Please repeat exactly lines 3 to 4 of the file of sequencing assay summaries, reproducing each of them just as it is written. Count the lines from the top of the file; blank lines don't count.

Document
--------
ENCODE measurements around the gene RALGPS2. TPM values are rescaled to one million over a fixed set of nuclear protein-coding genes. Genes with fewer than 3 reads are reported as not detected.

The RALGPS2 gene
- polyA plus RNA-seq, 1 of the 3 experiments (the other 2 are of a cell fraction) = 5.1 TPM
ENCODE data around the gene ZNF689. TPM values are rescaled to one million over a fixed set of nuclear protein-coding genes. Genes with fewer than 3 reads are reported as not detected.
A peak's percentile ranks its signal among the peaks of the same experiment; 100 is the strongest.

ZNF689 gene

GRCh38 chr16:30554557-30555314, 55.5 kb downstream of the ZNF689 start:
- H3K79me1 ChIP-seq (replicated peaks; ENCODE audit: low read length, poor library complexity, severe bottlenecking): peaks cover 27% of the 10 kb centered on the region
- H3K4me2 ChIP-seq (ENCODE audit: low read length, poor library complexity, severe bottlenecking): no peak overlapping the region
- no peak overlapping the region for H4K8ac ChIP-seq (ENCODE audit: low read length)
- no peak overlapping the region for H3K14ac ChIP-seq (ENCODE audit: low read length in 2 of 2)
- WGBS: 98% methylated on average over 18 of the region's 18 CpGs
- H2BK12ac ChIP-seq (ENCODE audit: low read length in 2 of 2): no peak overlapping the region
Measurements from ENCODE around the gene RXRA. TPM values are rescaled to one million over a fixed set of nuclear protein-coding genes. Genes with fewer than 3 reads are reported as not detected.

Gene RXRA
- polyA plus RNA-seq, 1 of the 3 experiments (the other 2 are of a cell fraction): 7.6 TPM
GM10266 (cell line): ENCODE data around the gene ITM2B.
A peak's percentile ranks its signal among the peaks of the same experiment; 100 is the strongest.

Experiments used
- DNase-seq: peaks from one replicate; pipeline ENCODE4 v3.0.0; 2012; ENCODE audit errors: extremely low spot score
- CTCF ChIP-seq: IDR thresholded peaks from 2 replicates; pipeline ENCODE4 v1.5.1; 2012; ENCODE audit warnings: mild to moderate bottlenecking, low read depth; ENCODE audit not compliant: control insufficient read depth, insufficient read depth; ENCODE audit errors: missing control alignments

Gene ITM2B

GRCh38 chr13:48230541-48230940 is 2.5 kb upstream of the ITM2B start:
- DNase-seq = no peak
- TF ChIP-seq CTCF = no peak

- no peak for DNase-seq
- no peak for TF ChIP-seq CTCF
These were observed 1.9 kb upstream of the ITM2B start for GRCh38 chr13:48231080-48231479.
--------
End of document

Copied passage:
- polyA plus RNA-seq, 1 of the 3 experiments (the other 2 are of a cell fraction) = 5.1 TPM
ENCODE data around the gene ZNF689. TPM values are rescaled to one million over a fixed set of nuclear protein-coding genes. Genes with fewer than 3 reads are reported as not detected.